CORRUPTION

Tenderpreneurship is the Kenyan dream

In recent years, there seems to be a sudden craze to work with the government for the sole purpose of becoming wealthy

In Summary

• It is not interested in offering value. It is about making money and making it fast.

• That’s why the numerous government-backed projects that have sunk us billions didn’t have a clear return on investment.

It often baffles me how immigrants in the US tend to capture the American dream and thrive in that ethos – in terms of upward social mobility – more than the citizens or natives for that matter. At least that’s how it is presented to the world. Otherwise, complaints by natives about immigrants “taking our jobs” wouldn’t resonate with so many people.

I wasn’t, therefore, surprised to learn that a Kenyan friend of mine who recently relocated to the US after 10 years in South Korea was doing remarkably well in the short period he had moved there. While chatting on social media, I asked him how he was managing this in Trump’s America and he reiterated that golden statement: Determination and hard work pays here! And that really summarises the American dream.

Here in Kenya, I think we can agree we don’t have a national ethos or a set of moral principles we can say guides this nation; if the many economic scandals are anything to go by.

 

However, we can agree that in recent years, there seems to be a sudden craze to work with the government for the sole purpose of becoming wealthy: Some sort of perverted American dream. Only difference is, one needs to figure how to make money – hard work isn’t necessary. If you’re able to figure how to get paid billions for delivering nothing – literally! You become the face of the Kenyan dream. (Read: Ngiritas)

To paint the picture of this perverted Kenyan dream, one only needs to unpack that statement Auditor General Edward Ouko gave to Reuters in 2016, that Kenya was losing a third of its budget every year to corruption. To put that into perspective, the government will have lost Sh1 trillion in 2018-19.

The pattern established has been that anything being rushed or pushed down people’s throat without proper consultations or public participation is often a scandal waiting to happen. I’m therefore not surprised at the opposition the government is facing in the rolling out of Huduma Namba and this Housing Fund.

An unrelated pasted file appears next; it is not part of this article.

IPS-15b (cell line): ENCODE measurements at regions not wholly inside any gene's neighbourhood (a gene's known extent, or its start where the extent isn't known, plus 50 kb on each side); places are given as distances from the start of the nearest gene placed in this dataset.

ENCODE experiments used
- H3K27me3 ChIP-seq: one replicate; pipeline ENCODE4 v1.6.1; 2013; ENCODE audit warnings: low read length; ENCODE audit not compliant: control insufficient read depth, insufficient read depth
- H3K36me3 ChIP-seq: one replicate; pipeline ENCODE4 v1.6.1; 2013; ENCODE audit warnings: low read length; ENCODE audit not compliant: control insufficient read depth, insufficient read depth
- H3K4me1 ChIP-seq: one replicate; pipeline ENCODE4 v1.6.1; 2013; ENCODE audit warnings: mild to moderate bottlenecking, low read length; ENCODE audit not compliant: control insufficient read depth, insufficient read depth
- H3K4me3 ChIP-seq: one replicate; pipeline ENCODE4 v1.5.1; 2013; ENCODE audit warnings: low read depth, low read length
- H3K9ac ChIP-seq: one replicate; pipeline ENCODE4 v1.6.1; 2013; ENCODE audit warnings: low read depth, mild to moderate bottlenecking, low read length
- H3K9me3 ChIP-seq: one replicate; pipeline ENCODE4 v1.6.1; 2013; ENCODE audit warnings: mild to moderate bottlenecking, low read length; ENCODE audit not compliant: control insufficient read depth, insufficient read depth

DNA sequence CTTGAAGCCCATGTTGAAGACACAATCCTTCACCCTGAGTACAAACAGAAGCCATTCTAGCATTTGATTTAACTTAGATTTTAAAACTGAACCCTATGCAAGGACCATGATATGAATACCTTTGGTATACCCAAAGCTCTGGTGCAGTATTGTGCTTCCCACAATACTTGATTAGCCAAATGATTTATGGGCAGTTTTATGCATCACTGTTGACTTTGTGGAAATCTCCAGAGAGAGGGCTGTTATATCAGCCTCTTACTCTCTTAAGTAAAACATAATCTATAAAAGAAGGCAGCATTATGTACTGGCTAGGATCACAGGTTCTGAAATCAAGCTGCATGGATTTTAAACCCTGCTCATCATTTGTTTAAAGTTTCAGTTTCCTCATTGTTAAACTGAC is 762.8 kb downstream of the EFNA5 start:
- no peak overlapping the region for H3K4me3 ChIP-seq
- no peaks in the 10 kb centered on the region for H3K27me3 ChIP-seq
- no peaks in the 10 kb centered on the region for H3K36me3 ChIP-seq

Tenderpreneurship at its core is not interested in offering value. It is about making money and making it fast. Hence the numerous government projects into which billions have been sunk with no clear return on investment. And this inability by the government to clearly spell out its agenda and objectives in a manner that can help the public see value in these projects is what is creating a lot of mistrust.

Take for instance, Huduma Namba. The government says this will help streamline services and seal gaps that enable corruption. Sounds great but the government’s record is so tainted that people are now saying the Sh6 billion drive is a scandal waiting to happen.

And that cynicism is justified. I mean, consider the manner in which the government is rolling out its controversial Housing Fund and you will see everything that’s wrong with Kenya. It was clear right from the moment the idea was mooted that there were too many questions that remained unanswered. From people who are already servicing mortgages to those owning homes and generally how this fund will be managed; these are legit questions that shouldn’t be glossed over.

The pattern established has been that anything being rushed or pushed down people’s throat without proper consultations or public participation is often a scandal waiting to happen. I’m therefore not surprised at the opposition the government is facing in the rolling out of Huduma Namba and this Housing Fund.

Sadly, the private sector is also taking a cue from the government and flouting the rights guaranteed to communities by the Constitution just to make profits. The proposed Lamu Coal plant is a case in point. The company pushing for this project is aware of Kenya’s strategic positioning as a leader in renewable energy as well as its untapped potential but it’s pushing for a coal power plant that’s not commercially viable.

Supply and demand are basic economic principles. Kenya has an abundance of renewable energy and the world at large is moving away from coal, meaning there’s more demand for renewable energy. Coupled with the fact that it is now way cheaper to generate power through renewable energy, especially because of regulations on carbon pricing and air pollution, isn’t it a wonder then to see any investor put their money in a coal power plant in 2019. Especially when there’s an alternative?

Unless of course offering value for money was never the intention to begin with, which takes me back to tenderpreneurship. I think it’s time Kenyans stopped whistling in amazement at the numerous economic scandals and refuse the idea that it’s okay to lose a third of our budget to corruption and dubious deals.

Abiud Onyach writes on topical issues ([email protected])